Do anti-terror police have the legal right to view a photographer's digital images and to delete or destroy them? A leading photography rights lawyer speaks to Amateur Photographer.

Anti-terror police have the legal right to view a photographer’s digital images [under Section 44 of the Terrorism Act 2000] but they have no power to delete or destroy them without a court order, says a photography rights lawyer.

Amateur Photographer sought to dispel potential confusion surrounding advice published last week by London’s Metropolitan Police and subsequent reaction by the National Union of Journalists (NUJ).

Aimed at photographers and officers the Met’s guidance states that officers have the right to seize and retain any article found during a search that they reasonably suspect is intended to be used in connection with terrorism.

Rupert Grey, a media lawyer at Swan Turton, said: ‘This is correct as far as the powers conferred by Section 44 are concerned. But the Advice fails to point out that although film and memory cards may be seized as part of a search, officers do not have a legal power to delete images or to destroy film.’

He added: ‘The Association of Chief Police Officers’ Practice Advice on Stop and Search in Relation to Terrorism makes this clear; so do Guidelines for MPS staff on dealing with media reporters, press photographers and television crews: “Once images are recorded, [the police] have no power to delete or confiscate them without a court order.”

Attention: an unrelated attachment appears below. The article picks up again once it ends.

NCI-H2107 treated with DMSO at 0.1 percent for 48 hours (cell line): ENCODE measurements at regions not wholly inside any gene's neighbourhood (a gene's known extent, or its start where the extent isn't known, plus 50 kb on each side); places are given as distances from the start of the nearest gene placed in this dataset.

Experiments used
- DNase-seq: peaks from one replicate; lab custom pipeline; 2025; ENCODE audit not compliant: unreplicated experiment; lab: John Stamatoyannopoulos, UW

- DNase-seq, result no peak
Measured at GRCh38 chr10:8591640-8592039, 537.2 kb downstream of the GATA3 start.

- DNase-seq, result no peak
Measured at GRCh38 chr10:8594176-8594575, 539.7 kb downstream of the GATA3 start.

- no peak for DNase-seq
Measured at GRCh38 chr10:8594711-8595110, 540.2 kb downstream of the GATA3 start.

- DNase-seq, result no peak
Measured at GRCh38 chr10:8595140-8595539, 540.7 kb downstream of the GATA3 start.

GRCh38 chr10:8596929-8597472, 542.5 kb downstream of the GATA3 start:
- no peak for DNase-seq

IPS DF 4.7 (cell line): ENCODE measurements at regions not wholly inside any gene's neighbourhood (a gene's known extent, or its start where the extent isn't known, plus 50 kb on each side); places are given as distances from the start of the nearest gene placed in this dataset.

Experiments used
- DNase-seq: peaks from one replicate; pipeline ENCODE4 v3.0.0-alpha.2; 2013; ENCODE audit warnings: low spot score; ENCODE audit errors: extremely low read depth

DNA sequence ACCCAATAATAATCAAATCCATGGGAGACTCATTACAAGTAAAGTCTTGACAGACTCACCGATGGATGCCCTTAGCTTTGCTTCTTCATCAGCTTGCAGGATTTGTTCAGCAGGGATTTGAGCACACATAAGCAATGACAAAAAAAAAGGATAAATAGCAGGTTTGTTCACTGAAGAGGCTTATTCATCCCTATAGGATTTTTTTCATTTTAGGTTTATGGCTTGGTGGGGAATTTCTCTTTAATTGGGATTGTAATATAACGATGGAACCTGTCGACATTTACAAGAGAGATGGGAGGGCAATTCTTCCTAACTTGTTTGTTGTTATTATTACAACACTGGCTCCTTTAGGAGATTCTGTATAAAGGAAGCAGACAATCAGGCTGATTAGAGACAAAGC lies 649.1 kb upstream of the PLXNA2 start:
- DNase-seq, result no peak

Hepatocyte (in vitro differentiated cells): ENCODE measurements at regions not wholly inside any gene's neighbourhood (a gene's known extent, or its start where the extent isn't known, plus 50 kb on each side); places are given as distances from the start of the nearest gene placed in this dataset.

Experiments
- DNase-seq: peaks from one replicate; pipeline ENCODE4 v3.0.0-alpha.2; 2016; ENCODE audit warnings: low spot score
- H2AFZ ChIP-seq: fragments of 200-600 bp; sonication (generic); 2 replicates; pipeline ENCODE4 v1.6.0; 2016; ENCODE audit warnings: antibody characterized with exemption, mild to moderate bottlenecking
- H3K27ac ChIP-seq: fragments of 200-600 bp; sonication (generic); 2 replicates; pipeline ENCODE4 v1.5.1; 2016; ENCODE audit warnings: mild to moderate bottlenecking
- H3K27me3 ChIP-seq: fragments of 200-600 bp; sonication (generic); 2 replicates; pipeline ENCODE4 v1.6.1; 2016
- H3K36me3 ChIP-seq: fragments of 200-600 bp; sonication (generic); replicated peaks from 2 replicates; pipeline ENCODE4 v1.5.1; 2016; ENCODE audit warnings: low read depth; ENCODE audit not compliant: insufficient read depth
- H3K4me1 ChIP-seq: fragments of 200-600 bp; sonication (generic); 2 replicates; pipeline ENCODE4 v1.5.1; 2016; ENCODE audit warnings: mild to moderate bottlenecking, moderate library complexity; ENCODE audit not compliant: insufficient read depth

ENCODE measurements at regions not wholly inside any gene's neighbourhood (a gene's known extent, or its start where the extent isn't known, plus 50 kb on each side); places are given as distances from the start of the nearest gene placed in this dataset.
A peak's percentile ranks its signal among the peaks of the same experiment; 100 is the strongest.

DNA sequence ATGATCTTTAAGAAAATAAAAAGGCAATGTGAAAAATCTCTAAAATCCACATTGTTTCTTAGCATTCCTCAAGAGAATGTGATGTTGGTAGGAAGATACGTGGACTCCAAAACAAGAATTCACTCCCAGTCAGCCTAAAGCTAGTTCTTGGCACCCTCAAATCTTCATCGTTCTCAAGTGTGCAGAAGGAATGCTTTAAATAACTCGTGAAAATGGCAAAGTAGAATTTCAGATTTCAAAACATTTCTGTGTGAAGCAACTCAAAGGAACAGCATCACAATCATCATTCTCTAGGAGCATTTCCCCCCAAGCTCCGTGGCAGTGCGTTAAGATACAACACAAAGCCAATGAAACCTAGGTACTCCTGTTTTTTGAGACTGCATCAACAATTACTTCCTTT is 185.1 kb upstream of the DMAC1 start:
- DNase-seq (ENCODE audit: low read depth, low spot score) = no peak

‘Further, the Practice Advice points out that although under Section 44 an officer is entitled to look at images on your data card, they should not normally attempt to do so.’

Section 44 of the Terrorism Act gives police the power to stop and search people whether or not there are grounds to suspect a connection with terrorism. The Met states that officers are allowed to view images provided this is to determine whether the images could be used in connection with terrorism.

Authorisation given to officers to use Section 44 must be confined to a geographical area and length of time.

Responding to the Met’s photo advice, the NUJ tells its members: ‘Whilst recognising the rights of photographers to take photos in public places, the guidance goes on to inaccurately say that, under Section 43 of the Terrorism Act 2000, police can demand to see the images that have been taken. Under the section such a demand can only be made where the person is suspected of actually being a terrorist.’

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